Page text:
Liposuction is a plastic surgery technique to remove small amounts of localized fat. It is meant for amounts of external fat that you can pinch, and not for overall weight loss. In the face and liposuction has to be done carefully to avoid damage to underlying facial structures.
In the office or operating room, the area is filled with tumescent fluid. This fluid gives some numbing after surgery, and also provides less bleeding, which allows the liposuction procedure to have less bruising after surgery.
The problem with liposuction in the face is pure human anatomy. There actually isn’t that much fat in the face, even if you feel you have chubby cheeks. The branches of the facial nerve also travel, like branches of the tree, from the ear hole to the middle of your face. It is actually hard to identify all of the facial nerve branches, but it is easy to induce swelling and temporary damage to the branches of the facial nerve with liposuction. The facial nerve branches will heal, but they will not function normally if they are swollen and temporarily damaged. This may result in difficulty in moving your facial muscles, or even asymmetry to your smile.
If you feel that you have chubby cheeks out of proportion to the rest of your face, then you may be a candidate for buccal fat removal. The incision is made on the inside of the mouth, and fat is removed carefully from your cheeks.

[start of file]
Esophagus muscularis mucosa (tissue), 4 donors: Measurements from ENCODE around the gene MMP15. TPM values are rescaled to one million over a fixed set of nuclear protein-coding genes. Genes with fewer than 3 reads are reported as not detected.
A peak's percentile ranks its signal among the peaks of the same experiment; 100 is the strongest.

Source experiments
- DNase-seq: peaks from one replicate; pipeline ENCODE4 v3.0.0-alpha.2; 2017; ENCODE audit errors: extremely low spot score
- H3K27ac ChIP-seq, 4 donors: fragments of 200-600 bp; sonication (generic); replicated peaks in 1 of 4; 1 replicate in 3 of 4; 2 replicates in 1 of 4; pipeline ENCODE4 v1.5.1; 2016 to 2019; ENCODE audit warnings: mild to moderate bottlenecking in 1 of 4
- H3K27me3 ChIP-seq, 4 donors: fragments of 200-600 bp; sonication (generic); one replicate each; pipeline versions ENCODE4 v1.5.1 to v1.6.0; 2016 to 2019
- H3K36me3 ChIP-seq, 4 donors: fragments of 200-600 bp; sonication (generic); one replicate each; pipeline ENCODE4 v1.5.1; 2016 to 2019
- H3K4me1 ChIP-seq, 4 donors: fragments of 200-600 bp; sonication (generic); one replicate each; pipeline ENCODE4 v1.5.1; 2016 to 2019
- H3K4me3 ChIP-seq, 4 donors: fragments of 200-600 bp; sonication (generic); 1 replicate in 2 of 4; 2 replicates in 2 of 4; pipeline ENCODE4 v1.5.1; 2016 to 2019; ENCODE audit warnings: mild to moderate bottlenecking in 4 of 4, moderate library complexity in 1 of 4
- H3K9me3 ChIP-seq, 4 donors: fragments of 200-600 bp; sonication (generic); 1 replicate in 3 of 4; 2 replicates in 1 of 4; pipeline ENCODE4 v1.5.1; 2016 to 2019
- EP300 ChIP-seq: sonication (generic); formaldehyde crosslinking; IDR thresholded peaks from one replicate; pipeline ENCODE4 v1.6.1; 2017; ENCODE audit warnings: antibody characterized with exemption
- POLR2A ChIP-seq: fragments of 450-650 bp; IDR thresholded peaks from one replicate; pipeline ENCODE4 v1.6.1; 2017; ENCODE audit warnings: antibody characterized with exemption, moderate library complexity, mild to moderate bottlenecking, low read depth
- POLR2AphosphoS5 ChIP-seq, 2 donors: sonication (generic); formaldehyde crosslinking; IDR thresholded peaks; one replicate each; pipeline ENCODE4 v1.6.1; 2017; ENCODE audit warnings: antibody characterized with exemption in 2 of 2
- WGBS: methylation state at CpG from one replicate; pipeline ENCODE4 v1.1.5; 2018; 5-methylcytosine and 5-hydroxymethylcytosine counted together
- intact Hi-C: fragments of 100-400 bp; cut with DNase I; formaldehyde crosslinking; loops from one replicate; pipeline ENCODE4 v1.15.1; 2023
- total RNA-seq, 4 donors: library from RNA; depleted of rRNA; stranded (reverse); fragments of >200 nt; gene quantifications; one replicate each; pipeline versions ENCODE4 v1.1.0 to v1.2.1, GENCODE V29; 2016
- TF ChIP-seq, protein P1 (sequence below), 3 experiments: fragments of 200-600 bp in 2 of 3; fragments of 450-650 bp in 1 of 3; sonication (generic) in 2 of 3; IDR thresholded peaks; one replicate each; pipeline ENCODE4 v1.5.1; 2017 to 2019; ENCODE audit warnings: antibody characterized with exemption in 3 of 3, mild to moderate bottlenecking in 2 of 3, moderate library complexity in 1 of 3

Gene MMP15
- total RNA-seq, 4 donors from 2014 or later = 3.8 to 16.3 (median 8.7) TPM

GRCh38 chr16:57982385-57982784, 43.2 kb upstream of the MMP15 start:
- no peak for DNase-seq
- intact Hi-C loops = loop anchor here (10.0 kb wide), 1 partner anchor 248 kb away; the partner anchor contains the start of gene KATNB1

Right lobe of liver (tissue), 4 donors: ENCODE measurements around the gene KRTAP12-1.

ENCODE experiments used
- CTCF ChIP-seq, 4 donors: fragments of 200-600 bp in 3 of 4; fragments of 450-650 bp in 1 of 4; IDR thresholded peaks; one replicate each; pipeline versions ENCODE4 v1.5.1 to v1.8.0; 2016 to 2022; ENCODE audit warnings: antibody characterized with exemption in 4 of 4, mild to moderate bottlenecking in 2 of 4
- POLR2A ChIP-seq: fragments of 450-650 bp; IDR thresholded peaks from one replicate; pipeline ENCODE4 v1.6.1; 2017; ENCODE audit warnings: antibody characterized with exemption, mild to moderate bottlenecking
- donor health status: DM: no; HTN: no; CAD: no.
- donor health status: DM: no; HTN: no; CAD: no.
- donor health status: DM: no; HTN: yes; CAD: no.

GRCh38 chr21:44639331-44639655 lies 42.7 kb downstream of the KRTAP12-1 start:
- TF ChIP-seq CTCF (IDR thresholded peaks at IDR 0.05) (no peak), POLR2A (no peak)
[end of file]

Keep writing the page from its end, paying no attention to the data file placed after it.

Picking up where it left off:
Occasionally, during a facelift, some fat can be removed by liposuction through a facelift incision. Jowl fat is sometimes difficult to remove by liposuction, and usually tightening of the jowl skin and neck liposuction is sufficient to achieve a thinner jowl.
Neck liposuction is a completely matter, and typically is a more common procedure. Coupled with a necklift, your neck can look more youthful with a sharper jowl line. Neck liposuction will be discussed in a future blog post.
Should you desire more information about my available services, or want to schedule an appointment, please contact my Patient Care Coordinator at firstname.lastname@example.org, or call our office at 415-362-1846.
Did you find this article interesting? Please share via Twitter, Facebook or Google Plus below.